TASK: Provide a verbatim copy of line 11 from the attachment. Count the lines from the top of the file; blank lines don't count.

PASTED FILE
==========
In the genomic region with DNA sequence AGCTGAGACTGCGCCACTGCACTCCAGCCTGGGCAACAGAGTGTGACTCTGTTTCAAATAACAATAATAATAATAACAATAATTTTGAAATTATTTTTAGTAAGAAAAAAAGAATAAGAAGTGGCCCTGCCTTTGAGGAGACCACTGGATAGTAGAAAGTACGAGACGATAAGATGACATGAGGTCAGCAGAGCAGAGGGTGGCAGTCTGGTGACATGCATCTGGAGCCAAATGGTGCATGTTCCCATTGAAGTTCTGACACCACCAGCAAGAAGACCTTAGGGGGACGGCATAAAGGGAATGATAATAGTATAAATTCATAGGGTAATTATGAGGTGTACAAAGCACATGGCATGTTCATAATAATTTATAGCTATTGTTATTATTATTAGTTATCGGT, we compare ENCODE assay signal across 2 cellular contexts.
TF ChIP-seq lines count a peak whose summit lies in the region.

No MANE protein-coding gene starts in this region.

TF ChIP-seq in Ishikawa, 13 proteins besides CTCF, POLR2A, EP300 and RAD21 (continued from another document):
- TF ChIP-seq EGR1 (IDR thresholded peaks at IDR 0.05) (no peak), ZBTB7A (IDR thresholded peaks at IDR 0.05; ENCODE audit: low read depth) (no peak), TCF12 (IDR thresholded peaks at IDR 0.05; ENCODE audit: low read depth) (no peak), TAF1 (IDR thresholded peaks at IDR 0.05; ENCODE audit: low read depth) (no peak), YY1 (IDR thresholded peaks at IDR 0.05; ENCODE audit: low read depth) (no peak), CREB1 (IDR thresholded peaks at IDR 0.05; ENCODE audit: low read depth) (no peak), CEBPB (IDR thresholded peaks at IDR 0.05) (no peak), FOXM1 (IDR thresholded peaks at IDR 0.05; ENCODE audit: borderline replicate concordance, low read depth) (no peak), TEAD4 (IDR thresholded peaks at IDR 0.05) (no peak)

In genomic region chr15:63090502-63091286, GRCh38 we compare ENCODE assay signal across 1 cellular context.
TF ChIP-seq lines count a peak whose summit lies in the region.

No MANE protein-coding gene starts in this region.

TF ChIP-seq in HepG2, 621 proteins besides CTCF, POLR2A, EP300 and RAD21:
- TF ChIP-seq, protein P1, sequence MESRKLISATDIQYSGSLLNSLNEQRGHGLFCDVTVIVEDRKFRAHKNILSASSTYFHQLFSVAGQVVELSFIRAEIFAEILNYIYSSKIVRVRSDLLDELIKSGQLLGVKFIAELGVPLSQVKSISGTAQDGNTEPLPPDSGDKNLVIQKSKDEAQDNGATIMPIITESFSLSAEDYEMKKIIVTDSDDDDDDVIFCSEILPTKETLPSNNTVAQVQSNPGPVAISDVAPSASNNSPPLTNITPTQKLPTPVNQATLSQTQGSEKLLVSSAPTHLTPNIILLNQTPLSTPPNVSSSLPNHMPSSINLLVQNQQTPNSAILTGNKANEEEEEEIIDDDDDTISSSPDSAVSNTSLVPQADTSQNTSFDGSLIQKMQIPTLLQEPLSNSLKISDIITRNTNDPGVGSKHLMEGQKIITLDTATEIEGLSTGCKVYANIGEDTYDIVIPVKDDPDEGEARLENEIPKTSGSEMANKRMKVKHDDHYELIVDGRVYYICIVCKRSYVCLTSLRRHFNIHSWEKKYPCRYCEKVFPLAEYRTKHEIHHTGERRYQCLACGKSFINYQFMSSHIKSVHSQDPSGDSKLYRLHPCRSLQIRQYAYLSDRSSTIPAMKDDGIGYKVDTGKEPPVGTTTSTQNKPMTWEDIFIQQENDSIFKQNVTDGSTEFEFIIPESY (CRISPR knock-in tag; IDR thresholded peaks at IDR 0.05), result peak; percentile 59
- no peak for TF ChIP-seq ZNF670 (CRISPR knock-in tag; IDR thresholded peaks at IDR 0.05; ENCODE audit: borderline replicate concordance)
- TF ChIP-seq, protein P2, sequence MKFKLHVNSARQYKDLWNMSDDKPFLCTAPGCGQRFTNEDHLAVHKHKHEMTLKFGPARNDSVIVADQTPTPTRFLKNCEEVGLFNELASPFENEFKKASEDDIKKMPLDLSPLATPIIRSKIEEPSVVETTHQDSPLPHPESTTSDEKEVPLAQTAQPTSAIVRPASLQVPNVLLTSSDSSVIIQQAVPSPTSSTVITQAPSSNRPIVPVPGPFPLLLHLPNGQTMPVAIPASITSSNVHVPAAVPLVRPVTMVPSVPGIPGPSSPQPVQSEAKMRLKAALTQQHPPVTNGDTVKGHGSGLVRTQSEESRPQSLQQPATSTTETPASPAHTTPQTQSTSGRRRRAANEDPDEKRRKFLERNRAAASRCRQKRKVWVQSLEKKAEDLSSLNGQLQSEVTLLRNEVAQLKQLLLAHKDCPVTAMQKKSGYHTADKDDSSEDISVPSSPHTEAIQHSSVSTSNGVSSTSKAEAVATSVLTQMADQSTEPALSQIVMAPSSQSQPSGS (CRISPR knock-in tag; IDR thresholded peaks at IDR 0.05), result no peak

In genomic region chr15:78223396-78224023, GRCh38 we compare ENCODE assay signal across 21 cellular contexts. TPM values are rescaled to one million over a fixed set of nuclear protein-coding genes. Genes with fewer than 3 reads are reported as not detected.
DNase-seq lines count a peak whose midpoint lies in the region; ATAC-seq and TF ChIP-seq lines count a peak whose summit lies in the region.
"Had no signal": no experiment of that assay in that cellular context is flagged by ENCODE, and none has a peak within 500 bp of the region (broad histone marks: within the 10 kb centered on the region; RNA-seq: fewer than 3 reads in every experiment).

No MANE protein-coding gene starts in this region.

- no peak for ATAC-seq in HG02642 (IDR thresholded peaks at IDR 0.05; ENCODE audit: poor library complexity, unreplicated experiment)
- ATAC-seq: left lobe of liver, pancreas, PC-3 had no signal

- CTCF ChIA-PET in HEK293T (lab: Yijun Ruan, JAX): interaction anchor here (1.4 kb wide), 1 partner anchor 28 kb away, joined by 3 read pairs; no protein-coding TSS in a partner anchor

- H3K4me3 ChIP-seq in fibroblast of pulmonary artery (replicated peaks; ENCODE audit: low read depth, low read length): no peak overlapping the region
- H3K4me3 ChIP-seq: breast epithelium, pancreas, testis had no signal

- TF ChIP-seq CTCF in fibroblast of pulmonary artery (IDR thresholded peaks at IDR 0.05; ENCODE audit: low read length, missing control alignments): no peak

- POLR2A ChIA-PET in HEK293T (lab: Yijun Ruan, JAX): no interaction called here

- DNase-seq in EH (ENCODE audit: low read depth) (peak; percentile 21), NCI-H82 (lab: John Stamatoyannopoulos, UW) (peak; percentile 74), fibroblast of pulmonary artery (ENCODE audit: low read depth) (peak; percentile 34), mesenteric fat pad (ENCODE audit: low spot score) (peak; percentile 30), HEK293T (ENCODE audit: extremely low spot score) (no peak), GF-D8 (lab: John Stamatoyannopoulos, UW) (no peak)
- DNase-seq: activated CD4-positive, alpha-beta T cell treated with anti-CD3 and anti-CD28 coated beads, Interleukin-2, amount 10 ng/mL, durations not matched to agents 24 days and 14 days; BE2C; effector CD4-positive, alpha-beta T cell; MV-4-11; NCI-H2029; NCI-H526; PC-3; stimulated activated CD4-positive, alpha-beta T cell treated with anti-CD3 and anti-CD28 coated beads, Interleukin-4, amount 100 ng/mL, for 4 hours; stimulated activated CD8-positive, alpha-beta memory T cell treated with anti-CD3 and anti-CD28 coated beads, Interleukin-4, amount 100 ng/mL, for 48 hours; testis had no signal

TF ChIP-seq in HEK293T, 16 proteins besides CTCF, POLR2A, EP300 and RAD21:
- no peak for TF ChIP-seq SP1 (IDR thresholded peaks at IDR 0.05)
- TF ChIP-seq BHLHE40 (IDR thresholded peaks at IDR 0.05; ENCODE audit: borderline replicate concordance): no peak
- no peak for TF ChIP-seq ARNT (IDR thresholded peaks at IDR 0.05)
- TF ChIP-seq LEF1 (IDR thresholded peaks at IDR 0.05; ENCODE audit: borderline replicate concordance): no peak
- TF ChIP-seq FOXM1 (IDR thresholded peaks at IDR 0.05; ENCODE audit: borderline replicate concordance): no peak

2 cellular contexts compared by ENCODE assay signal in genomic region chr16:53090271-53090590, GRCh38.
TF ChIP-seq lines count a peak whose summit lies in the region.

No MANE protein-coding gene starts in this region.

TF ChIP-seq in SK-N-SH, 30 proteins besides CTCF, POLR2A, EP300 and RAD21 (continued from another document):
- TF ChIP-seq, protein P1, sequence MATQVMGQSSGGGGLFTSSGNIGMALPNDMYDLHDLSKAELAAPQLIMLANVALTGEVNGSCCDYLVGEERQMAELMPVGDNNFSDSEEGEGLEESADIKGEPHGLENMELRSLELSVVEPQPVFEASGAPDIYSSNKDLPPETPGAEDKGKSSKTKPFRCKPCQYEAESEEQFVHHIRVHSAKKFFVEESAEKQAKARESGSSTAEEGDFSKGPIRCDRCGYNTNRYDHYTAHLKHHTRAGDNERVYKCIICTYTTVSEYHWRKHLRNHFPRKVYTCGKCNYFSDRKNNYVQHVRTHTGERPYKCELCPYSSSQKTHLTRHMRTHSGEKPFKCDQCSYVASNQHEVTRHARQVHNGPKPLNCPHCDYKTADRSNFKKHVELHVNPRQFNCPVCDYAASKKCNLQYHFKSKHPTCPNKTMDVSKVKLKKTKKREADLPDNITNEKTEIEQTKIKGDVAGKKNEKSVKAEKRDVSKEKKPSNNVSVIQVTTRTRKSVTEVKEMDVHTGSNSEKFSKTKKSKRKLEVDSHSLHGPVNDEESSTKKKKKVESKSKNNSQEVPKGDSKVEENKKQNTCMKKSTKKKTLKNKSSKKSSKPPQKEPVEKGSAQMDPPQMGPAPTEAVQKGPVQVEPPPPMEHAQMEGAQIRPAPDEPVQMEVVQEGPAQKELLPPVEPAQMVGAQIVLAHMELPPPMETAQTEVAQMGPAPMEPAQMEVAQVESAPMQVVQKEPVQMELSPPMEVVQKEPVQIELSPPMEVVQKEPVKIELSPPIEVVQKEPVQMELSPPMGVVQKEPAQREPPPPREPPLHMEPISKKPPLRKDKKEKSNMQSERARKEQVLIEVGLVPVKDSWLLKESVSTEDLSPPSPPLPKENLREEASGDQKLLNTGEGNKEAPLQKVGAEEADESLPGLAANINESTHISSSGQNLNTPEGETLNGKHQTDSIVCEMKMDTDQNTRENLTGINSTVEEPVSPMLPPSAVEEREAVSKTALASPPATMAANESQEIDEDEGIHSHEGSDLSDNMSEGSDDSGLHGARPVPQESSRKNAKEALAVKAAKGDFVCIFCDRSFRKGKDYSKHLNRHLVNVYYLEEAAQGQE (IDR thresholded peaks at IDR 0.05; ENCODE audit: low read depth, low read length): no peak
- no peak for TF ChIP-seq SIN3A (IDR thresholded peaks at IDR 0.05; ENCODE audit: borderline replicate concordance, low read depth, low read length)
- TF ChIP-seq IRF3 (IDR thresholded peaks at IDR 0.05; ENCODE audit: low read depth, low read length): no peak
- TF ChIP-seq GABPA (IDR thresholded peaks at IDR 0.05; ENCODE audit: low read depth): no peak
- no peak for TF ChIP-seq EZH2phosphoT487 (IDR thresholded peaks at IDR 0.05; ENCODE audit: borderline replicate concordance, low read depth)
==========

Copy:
- no peak for TF ChIP-seq ZNF670 (CRISPR knock-in tag; IDR thresholded peaks at IDR 0.05; ENCODE audit: borderline replicate concordance)